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Abstract Title: Research on the learning and teaching of Thermodynamics: Insight from many perspectives
Abstract: Investigations into how what we should be teaching students about
thermodynamics, when it should be taught, and how they think about it
has occurred among middle school students up through physics faculty.
This session collects a cross-section of some of this rich work for a
holistic view of what we're trying to understand through our research
in this area and what methods and frameworks can be employed to parse
this significant area of research. Synergies across these invited
posters will enrich our perspectives on the content itself, how others
understand it and how we can effectively analyze it.
Abstract Type: Poster Symposium

Author/Organizer Information

Primary Contact: Warren Christensen
North Dakota State University

Symposium Specific Information

Discussant: Warren Christensen
Moderator: Warren Christensen
Presentation 1 Title: An Expert Path Through a Thermo Maze
Presentation 1 Authors: Mary Bridget Kustusch, Oregon State University
Corinne Manogue, Oregon State University
David Roundy, Oregon State University
Tevian Dray, Oregon State University
Presentation 1 Abstract: There have been several studies in recent years that have demonstrated that upper-division students struggle with partial derivatives and the complicated chain rules ubiquitous in thermodynamics. We asked several experts (primarily faculty who teach thermodynamics) to solve a challenging and novel thermodynamics problem to understand how they navigate through this maze. What we found was a tremendous variety in solution strategies and sense-making tools, both within and between individuals. This case study focuses on one particular expert: his solution path and use of sense-making tools. This expert was also asked to work the same problem using differentials (an approach taught in the Paradigms in Physics: Energy and Entropy course). This presentation will also discuss his reflections on how a differential method compared to his own approach and on the utility of using differentials in teaching undergraduates.
Presentation 2 Title: Conserving energy in physics and society: Creating an integrated model of energy and the second law of thermodynamics
Presentation 2 Authors: Abigail Daane, Seattle Pacific University
Stamatis Vokos, Seattle Pacific University
Rachel E. Scherr, Seattle Pacific University
Presentation 2 Abstract: Entropy is typically not a central focus either in introductory university physics textbooks or in national standards for secondary education. However, entropy is a key part of a strong conceptual model of energy, especially for connecting energy conservation to energy degradation and the irreversibility of processes. We are developing a conceptual model of entropy and the second law of thermodynamics as they relate to energy, with the goal of creating models and representations that link energy and entropy in a meaningful way for learners analyzing real-life energy scenarios. We expect this model to help learners better understand how their everyday experiences relate to formal physics analyses. Our goal is to develop tools for use with elementary and secondary teachers and secondary and university students.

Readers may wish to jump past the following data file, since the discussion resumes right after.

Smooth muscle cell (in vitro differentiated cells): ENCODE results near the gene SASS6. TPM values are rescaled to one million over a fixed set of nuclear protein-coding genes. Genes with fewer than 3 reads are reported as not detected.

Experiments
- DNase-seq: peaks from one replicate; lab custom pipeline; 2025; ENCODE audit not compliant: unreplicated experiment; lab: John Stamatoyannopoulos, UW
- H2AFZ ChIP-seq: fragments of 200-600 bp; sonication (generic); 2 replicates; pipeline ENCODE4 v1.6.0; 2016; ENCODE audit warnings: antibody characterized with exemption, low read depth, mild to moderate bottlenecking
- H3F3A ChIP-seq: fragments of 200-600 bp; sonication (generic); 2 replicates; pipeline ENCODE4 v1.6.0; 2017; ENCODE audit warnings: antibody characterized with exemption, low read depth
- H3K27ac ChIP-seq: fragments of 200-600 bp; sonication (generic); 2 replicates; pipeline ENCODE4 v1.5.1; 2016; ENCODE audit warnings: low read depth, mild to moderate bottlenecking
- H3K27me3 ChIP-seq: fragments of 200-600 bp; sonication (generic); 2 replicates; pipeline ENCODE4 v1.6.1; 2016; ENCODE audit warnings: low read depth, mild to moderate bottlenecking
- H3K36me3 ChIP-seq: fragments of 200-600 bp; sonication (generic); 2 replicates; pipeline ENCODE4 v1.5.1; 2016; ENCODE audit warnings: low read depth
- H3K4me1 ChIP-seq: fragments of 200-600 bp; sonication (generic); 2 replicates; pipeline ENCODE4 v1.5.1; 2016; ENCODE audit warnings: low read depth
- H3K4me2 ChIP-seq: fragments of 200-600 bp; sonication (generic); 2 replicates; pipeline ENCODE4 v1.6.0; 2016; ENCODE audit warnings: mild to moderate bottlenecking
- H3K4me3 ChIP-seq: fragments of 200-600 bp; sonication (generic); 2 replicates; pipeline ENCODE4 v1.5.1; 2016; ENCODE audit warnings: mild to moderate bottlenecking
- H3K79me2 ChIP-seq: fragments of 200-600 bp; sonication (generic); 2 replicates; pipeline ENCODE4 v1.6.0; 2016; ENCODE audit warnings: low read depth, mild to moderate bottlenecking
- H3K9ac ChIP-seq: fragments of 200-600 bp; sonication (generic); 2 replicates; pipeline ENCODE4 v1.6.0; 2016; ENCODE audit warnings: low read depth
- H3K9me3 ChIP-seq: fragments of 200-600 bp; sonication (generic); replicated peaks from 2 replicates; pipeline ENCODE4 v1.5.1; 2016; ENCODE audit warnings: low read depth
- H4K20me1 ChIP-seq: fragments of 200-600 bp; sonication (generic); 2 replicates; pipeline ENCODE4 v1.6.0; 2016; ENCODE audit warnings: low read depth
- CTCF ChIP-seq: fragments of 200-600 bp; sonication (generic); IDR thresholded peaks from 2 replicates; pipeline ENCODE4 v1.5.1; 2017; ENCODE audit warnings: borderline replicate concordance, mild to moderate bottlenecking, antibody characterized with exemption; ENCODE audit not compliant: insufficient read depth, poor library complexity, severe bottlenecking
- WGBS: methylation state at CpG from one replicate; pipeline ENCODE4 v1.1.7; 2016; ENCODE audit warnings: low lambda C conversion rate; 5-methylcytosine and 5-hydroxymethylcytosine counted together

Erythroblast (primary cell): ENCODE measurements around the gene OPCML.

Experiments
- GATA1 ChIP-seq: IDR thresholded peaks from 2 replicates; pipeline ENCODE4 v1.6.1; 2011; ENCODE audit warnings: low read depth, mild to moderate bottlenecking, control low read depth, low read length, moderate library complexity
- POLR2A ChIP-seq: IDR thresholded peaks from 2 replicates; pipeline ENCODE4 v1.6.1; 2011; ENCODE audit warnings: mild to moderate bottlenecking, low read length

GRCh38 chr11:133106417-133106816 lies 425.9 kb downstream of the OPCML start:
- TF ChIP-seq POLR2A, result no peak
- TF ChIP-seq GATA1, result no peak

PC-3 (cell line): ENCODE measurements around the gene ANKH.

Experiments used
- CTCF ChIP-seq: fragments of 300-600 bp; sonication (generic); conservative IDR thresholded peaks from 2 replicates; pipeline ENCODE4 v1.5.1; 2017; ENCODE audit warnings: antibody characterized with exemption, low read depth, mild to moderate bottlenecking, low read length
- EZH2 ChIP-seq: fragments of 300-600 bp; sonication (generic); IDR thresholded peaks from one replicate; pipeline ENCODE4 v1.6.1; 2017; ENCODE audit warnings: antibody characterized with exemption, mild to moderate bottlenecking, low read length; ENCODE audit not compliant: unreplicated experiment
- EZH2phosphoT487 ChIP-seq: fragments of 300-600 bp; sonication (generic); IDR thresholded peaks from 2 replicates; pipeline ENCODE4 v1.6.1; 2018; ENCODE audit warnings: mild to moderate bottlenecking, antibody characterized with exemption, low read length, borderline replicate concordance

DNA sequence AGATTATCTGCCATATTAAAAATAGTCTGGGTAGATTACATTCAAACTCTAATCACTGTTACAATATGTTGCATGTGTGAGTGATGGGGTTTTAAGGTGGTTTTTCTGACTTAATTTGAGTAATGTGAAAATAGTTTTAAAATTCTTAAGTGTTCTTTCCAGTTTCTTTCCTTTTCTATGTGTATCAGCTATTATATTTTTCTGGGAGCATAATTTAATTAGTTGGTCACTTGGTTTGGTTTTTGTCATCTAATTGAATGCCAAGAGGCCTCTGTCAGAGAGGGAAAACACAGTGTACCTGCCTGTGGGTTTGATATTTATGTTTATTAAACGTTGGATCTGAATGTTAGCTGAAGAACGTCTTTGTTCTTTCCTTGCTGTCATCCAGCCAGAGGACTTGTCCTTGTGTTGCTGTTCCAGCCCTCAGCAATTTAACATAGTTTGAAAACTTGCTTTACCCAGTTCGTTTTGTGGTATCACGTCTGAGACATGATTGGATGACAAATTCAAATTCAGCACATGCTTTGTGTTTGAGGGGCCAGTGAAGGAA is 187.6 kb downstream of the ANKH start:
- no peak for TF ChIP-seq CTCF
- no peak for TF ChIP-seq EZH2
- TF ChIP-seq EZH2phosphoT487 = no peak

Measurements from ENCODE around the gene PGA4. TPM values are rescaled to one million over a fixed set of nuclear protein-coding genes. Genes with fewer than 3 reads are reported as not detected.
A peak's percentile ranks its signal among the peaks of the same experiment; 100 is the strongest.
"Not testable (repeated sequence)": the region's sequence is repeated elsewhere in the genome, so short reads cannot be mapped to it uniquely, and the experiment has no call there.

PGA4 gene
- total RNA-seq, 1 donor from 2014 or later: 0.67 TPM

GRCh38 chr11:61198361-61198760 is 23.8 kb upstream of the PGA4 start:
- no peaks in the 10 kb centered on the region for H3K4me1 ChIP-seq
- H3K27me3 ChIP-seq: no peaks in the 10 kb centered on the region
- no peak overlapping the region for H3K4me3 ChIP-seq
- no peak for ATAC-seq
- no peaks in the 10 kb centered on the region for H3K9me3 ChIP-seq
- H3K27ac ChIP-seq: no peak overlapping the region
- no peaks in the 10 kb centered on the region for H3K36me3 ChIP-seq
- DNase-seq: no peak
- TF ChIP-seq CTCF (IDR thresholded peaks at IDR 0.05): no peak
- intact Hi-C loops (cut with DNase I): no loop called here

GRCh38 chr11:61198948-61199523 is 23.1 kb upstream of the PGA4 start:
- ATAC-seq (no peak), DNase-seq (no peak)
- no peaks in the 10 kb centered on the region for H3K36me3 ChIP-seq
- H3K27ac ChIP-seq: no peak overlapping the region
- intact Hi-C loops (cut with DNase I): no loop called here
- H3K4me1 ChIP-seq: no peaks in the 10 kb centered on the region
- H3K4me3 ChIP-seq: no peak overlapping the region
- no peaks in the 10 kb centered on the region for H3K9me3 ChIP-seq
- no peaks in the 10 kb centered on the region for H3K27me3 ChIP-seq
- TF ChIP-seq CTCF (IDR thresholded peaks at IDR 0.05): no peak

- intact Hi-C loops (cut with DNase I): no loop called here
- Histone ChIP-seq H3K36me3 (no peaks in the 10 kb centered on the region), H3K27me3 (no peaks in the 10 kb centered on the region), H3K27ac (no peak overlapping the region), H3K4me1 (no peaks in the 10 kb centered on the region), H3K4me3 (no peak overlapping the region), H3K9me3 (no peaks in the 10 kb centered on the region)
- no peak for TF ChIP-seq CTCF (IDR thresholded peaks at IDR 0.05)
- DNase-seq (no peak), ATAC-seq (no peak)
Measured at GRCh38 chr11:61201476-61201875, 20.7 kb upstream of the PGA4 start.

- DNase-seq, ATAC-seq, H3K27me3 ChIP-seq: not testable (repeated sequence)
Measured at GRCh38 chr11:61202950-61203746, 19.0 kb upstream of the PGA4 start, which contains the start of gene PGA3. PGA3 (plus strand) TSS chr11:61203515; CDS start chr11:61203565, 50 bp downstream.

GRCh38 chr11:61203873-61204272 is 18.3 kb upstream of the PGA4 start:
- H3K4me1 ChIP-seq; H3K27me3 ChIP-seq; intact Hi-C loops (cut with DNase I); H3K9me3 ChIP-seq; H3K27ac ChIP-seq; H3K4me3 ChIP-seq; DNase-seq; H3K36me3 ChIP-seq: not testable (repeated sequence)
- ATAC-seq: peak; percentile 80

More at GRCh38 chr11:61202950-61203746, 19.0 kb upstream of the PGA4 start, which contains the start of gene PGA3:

Presentation 3 Title: Identifying Student Difficulties with Conflicting Ideas in Statistical Mechanics
Presentation 3 Authors: Trevor I. Smith, Dickinson College
John R. Thompson, University of Maine
Donald B. Mountcastle, University of Maine
Presentation 3 Abstract: In statistical mechanics there are two quantities that directly relate to the probability that a system at a temperature fixed by a thermal reservoir has a particular energy. The density of states function is related to the multiplicity of the system and indicates that occupation probability increases with energy. The Boltzmann factor is related to the multiplicity of the reservoir and indicates that occupation probability decreases with energy. This seems contradictory until one remembers that a complete probability distribution is determined by the total multiplicity of the system and its surroundings, requiring the product of these two functions. We present evidence from individual and group interviews that students knew how each of these functions relates to multiplicity but did not recognize the need to combine the two to characterize the physical scenario.
Presentation 4 Title: They still remember what I never taught them
Presentation 4 Authors: Michael Loverude, California State University Fullerton
Presentation 4 Abstract: As part of an ongoing project to examine student learning in upper-division courses in thermal and statistical physics, we have examined student reasoning about the approach of macroscopic objects to thermal equilibrium.  We have examined reasoning in terms of heat transfer, entropy maximization, and statistical treatments of multiplicity and probability.  In the current poster, we present student responses from a set of interviews completed 1-2 years after students had completed the thermal physics course.  Students gave a variety of responses, but most students gave answers that did not correspond to the models that they had been taught in the course.